Beliefs and knowledge of school counselors and school psychologists about grade retention

Haro, Debra 16 July 2015 (has links)
<p>ABSTRACT BELIEFS AND KNOWLEDGE OF SCHOOL COUNSELORS AND SCHOOL PSYCHOLOGISTS ABOUT GRADE RETENTION DEBRA HARO Grade retention long has been a controversial approach to supporting struggling students. The current study used a survey method to investigate the knowledge and beliefs of school psychologists and school counselors as to the efficacy of grade retention. In total 383 school psychologists and 108 school counselors participated in the survey which consisted of 20 Belief Statements and13 Knowledge questions. Results show that school psychologists? beliefs are more similar to research that has been done over the past several years than the beliefs of the school counselors in the current sample. The results of the Belief portion of the survey indicated that the school counselors in the sample favor retaining students for lack of maturity and poor attendance more than the school psychologists do, with the school psychologists? beliefs being more in line with research. Both groups agreed with the ideas that a student should only be retained once and students who are receiving support from a special education teacher should not be retained. On the Knowledge portion of the survey the school psychologists obtained an average of 67.644 and the average for the school counselors was 44.515, with a statistically significant difference between the means. This indicates that the school psychologists have a significantly higher amount of knowledge on the subject of grade retention. The school psychologists and school counselors were asked to identify their sources of knowledge in order to determine if they were practical or propositional. The school psychologists were fairly split on their responses, with 51 percent indicating that they had obtained their knowledge through a propositional source. The school counselors indicated that 84.3 percent had obtained their knowledge through practical means, which may explain the difference in beliefs and levels of knowledge.
4

A comparison between selected psychological and educational factors and academic performance of students enrolled in alternative and traditional schools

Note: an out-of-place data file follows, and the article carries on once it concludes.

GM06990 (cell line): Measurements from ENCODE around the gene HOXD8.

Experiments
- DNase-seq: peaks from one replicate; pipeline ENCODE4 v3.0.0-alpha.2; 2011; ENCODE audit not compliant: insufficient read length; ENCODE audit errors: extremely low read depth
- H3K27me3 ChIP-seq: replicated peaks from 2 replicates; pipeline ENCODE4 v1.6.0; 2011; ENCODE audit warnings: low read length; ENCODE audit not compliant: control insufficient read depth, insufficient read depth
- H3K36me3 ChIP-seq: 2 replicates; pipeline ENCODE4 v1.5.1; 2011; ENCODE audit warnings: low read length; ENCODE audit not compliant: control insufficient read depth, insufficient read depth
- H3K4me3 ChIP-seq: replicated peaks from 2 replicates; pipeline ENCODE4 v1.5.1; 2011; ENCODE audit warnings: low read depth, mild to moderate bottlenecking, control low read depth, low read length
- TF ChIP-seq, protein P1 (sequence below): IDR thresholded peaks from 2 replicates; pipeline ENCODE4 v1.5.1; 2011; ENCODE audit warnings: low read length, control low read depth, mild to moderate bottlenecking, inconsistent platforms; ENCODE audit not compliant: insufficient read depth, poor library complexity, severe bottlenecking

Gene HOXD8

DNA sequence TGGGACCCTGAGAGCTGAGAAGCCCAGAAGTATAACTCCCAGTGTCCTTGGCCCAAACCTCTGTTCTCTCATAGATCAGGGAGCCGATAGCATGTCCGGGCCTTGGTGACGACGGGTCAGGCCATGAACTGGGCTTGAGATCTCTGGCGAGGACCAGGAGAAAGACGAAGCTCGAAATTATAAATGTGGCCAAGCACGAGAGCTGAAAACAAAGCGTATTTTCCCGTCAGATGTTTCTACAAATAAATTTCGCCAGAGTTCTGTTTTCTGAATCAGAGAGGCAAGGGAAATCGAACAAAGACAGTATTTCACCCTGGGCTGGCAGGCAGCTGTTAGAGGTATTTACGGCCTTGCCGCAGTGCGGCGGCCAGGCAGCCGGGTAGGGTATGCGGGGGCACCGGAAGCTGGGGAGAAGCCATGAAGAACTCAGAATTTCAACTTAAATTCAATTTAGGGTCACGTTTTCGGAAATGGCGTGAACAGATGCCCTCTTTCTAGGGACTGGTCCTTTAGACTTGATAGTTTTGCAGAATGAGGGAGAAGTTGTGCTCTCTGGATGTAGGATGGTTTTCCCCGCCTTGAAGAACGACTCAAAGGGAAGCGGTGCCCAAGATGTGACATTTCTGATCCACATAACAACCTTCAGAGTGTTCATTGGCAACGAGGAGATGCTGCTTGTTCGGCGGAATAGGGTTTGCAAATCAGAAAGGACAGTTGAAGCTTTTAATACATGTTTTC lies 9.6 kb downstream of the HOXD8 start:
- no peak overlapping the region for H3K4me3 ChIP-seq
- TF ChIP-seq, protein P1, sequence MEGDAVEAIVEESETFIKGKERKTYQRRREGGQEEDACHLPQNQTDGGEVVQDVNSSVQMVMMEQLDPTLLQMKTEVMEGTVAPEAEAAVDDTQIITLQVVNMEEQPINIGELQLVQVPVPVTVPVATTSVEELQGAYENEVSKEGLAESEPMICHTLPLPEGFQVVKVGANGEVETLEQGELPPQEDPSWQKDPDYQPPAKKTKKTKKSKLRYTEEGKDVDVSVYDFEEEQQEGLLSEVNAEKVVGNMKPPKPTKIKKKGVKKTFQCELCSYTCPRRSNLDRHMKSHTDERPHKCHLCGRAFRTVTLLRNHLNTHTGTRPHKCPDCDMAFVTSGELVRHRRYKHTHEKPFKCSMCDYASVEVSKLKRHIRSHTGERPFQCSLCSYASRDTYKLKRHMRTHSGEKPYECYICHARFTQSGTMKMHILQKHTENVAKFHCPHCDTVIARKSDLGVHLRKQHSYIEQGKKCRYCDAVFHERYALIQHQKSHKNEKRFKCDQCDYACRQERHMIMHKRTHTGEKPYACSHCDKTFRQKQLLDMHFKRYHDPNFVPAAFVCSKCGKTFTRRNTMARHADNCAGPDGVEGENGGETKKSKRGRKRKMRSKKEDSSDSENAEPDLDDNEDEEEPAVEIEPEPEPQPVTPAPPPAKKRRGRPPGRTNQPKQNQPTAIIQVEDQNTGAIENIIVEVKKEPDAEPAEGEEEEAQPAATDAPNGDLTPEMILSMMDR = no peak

York, Emma L. 01 July 1986 (has links)
Purpose of the Study The purpose of this study was two-fold: (1) to analyze the personal characteristics of high school students enrolled in an alternative school with those enrolled in a traditional school and (2) to compare the achievement observed in selected psychological and educational factors by these students during a semester. Significance of the Study A review of the literature pertaining to high risk students revealed that the majority of the studies focused on the acquisition of basic skills to the relative exclusion of other important areas. For example, there was a paucity of research related to the affective domain. No attempt is made to diminish the importance of reading writing and arithmetic in the student’s academic behavior but equal attention needs to be given to the psychosocial factors that impact on the academic behavior of students. Methods and Procedures. The ex post facto research design was employed in this study. It permitted the investigator to compare the differences between alternative school students and traditional school students on selected psychological and educational variables. The dependent variables were the measure of academic achievement, academic performance, attendance, career maturity, and disruptive behavior. Participants The participants consisted of seventy adolescent students. Instruments The following instruments were utilized to collect data for this study: the Basic Skills Assessment Program, the Career Maturity Inventory, the How I See Myself Scale, the attendance reports, and the discipline records of the participant. Conclusions The following general conclusions were drawn from the findings of this study: 1. Since there was no statistically significant difference between the levels of self-concept and academic achievement of students enrolled in alternative and traditional schools it may be concluded that these students have similar self-concepts and academic achievement. 2. The nature of student academic achievement in alternative schools parallel academic achievement of students enrolled in traditional schools. 3. There is a strong similarity between the academic performance of students enrolled in traditional schools. 4. Students in alternative schools and students in traditional schools have similar attendance patterns. 5. Students in alternative schools experience the same level of career maturity as students in traditional schools. 6. Students in alternative schools experience the same level of disruptive behavior as students enrolled in traditional schools.